Plus ça change, plus c’est la même chose. . .

It was in the 1920’s that the Art Director first gained a prominent position within the industry. Suddenly directors were forced to consider designed sets that were made to either strongly suggest camera position or to lock one in, as with forced perspective or foreground miniatures.

Men who were trained architects and designers who had been sucked into the studio system had to deal with people who were jealous of this new intruder into the filmmaking process, and did all they could to minimize their influence.

Joseph Urban (1872-1933) was a trained Viennese architect and theatrical designer who had not only designed numerous buildings throughout Europe but was well-respected for his theatrical designs for the Ziegfield Follies. Convinced to come to Hollywood by Randolph Hearst to design a Marion Davies picture, Urban soon found he was unwanted by studio carpenters who were used to building whatever they felt like rather than working from drawings. One carpenter distrusted his designs for a Spanish house and brought in his own reference to copy. Urban had to gently point out that the man’s pictures were actually of a French chateau.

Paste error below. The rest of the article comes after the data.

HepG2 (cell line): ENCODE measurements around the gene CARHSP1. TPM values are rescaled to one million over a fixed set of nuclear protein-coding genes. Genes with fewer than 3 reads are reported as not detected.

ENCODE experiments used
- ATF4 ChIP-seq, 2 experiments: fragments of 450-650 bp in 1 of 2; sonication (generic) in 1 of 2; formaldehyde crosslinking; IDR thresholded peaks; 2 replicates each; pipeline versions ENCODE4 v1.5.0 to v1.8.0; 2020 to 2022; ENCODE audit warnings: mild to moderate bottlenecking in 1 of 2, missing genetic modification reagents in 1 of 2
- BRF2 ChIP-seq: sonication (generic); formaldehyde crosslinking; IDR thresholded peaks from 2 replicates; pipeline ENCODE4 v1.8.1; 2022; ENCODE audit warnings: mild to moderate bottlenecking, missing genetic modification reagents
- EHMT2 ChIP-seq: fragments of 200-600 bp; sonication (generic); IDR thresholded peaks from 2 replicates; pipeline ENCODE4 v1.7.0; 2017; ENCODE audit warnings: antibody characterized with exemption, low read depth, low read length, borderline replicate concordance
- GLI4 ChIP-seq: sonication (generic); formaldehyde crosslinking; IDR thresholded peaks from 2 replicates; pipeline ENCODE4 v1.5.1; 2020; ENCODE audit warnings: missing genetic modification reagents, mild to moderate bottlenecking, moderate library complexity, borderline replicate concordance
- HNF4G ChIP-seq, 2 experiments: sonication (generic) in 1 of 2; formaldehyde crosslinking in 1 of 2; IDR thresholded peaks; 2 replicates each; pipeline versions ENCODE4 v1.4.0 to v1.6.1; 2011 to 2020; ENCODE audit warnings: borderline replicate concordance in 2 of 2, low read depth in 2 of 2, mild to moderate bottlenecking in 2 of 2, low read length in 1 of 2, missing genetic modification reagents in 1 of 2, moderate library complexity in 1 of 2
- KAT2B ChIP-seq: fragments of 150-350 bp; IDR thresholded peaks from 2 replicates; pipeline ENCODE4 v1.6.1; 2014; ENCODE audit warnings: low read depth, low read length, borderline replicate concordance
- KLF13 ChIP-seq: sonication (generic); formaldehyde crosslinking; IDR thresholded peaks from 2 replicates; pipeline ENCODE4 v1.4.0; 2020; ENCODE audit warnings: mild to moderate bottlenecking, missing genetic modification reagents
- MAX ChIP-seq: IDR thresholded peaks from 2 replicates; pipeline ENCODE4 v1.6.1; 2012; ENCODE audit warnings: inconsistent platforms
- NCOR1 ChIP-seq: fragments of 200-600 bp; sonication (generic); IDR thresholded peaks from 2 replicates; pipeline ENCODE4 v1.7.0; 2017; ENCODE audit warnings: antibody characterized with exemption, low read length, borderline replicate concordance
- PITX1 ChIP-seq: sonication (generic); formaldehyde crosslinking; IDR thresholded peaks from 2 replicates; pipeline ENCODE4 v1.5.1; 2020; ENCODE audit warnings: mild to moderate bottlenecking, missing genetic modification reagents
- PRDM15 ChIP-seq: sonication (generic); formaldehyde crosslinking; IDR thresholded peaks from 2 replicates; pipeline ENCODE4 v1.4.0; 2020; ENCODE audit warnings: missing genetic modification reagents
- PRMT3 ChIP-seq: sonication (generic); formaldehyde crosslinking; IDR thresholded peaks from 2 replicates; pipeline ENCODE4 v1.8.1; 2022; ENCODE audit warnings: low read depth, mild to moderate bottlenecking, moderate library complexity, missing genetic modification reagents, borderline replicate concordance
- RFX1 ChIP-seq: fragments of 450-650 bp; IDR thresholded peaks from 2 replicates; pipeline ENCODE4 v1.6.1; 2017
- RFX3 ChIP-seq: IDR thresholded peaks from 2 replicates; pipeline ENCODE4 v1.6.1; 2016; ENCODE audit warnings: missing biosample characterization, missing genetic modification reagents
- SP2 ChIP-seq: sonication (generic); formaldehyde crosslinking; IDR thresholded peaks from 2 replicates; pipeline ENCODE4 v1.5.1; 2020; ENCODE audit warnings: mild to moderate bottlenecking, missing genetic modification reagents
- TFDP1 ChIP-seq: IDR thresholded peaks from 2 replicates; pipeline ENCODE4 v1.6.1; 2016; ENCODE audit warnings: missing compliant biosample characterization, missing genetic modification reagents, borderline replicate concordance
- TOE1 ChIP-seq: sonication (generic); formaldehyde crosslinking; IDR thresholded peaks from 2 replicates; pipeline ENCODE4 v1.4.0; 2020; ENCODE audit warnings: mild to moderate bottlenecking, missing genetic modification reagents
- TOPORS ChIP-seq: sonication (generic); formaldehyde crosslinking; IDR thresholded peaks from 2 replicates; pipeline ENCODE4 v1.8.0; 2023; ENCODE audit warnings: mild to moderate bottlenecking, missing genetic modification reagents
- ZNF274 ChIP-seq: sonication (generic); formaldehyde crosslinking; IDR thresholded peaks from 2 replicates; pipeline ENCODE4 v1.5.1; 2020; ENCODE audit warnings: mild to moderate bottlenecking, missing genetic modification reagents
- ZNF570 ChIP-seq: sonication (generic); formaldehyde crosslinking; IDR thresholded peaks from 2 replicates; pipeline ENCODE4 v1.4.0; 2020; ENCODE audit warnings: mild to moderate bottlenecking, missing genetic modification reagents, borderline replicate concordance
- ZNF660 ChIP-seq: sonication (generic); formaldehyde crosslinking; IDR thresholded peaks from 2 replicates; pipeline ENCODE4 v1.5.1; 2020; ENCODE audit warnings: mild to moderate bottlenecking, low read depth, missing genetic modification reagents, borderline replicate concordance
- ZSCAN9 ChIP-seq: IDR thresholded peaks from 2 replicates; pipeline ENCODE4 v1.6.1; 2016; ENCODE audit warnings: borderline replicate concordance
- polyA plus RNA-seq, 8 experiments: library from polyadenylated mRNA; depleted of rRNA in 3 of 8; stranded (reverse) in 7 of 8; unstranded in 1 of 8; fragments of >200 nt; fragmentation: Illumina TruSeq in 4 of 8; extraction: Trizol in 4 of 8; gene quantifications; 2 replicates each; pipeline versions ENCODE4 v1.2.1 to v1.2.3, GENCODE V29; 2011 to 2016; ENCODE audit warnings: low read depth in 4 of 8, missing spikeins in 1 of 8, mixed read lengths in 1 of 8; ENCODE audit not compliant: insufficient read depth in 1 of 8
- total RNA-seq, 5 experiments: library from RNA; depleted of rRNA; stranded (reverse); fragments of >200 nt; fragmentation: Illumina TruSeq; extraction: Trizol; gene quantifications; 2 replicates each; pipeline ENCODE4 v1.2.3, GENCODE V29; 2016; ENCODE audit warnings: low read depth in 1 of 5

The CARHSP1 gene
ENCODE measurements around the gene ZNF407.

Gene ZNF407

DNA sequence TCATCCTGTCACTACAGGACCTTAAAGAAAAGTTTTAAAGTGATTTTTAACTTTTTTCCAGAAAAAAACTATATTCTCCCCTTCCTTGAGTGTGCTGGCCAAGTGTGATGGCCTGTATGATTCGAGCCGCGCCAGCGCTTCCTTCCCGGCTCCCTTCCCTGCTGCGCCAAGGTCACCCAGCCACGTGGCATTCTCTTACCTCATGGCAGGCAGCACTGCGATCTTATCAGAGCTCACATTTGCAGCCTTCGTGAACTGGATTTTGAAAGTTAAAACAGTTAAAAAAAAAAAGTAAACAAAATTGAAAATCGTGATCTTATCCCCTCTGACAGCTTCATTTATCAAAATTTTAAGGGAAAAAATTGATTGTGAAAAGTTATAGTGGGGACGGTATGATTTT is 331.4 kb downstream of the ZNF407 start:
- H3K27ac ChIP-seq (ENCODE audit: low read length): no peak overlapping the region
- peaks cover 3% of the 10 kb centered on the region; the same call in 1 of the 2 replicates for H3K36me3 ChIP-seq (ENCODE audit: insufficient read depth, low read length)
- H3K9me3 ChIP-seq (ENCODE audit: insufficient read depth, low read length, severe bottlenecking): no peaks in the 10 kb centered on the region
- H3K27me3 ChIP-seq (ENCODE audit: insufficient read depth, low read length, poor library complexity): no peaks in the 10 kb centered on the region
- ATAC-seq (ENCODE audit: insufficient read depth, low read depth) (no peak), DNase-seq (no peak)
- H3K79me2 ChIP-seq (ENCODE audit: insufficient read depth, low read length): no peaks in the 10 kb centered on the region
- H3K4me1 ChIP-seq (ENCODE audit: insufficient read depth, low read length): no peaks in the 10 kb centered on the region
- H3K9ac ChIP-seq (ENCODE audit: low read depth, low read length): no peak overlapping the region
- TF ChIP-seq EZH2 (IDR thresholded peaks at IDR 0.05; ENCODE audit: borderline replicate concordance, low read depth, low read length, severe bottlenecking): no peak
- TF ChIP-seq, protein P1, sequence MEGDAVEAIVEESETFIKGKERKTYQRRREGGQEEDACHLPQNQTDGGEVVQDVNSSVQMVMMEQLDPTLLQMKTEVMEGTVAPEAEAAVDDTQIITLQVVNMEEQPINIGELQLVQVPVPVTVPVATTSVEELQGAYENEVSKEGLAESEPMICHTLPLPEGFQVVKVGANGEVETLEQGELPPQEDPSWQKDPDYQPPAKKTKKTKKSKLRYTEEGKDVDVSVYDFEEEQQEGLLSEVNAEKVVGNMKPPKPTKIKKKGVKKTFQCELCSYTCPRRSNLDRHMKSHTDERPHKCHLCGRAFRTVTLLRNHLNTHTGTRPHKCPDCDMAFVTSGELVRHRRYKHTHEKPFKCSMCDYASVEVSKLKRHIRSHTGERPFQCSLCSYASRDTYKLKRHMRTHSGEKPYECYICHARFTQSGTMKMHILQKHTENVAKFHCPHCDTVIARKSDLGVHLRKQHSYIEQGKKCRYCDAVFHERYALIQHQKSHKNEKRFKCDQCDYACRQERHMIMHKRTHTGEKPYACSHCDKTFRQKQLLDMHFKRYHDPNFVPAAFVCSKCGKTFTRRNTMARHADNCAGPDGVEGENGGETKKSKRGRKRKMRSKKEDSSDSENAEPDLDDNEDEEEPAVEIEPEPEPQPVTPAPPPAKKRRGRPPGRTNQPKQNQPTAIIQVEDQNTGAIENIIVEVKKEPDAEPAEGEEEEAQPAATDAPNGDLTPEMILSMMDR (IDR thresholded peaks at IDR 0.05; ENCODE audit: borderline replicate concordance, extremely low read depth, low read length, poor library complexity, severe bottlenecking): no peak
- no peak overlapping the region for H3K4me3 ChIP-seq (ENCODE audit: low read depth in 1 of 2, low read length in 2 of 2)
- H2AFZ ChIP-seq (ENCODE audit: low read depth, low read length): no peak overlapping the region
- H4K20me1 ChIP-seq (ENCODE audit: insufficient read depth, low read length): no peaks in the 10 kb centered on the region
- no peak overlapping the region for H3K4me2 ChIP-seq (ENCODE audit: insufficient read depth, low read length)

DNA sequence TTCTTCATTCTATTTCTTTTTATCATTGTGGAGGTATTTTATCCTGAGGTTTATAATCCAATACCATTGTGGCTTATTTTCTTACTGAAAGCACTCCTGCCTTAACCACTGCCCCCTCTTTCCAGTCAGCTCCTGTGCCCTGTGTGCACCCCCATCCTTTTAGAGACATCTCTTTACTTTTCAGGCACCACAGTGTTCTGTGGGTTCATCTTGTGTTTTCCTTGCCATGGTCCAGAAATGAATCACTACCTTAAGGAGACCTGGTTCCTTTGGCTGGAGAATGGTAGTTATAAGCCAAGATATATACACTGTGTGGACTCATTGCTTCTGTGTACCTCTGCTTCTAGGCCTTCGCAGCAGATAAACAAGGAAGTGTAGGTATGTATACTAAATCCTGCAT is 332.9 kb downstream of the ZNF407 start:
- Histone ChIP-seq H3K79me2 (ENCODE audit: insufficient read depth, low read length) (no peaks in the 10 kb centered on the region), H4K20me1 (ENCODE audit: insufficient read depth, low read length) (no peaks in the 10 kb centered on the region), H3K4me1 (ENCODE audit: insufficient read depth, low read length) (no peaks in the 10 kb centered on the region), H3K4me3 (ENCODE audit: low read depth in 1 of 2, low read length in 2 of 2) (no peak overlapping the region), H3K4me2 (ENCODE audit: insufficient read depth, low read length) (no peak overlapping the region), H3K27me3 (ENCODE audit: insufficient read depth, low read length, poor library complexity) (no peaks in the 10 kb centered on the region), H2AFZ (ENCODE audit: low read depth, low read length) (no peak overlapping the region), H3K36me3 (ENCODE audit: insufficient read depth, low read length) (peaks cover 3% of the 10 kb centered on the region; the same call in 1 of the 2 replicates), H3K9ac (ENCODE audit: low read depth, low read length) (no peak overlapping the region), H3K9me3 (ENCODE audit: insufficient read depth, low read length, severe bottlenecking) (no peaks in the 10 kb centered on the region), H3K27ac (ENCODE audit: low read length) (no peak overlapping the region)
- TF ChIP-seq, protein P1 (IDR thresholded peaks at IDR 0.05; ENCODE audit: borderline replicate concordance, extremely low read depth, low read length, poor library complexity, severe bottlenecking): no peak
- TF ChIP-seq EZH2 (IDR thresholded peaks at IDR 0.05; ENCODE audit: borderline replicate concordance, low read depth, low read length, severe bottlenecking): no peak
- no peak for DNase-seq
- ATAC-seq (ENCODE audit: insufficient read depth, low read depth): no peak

Photo of Joseph Urban

Photoplay Magazine in October of 1920 described a meeting Urban had with one director who described a Buddist Temple that he wanted constructed for a dream sequence.

“You build it right there, about three feet high”, the director told him. “I wheel it up or push it back –  she gets big or she gets small, just as I place the platform; you know what I mean?

“Yes”, murmured Urban, “I know. You want a rubber temple.”

Urban would go on to serve as Art Director, Set Designer and Set Decorator on nearly 30 pictures, as well as simultaneously having a successful architecture career on the East coast.

You can read more about him here:

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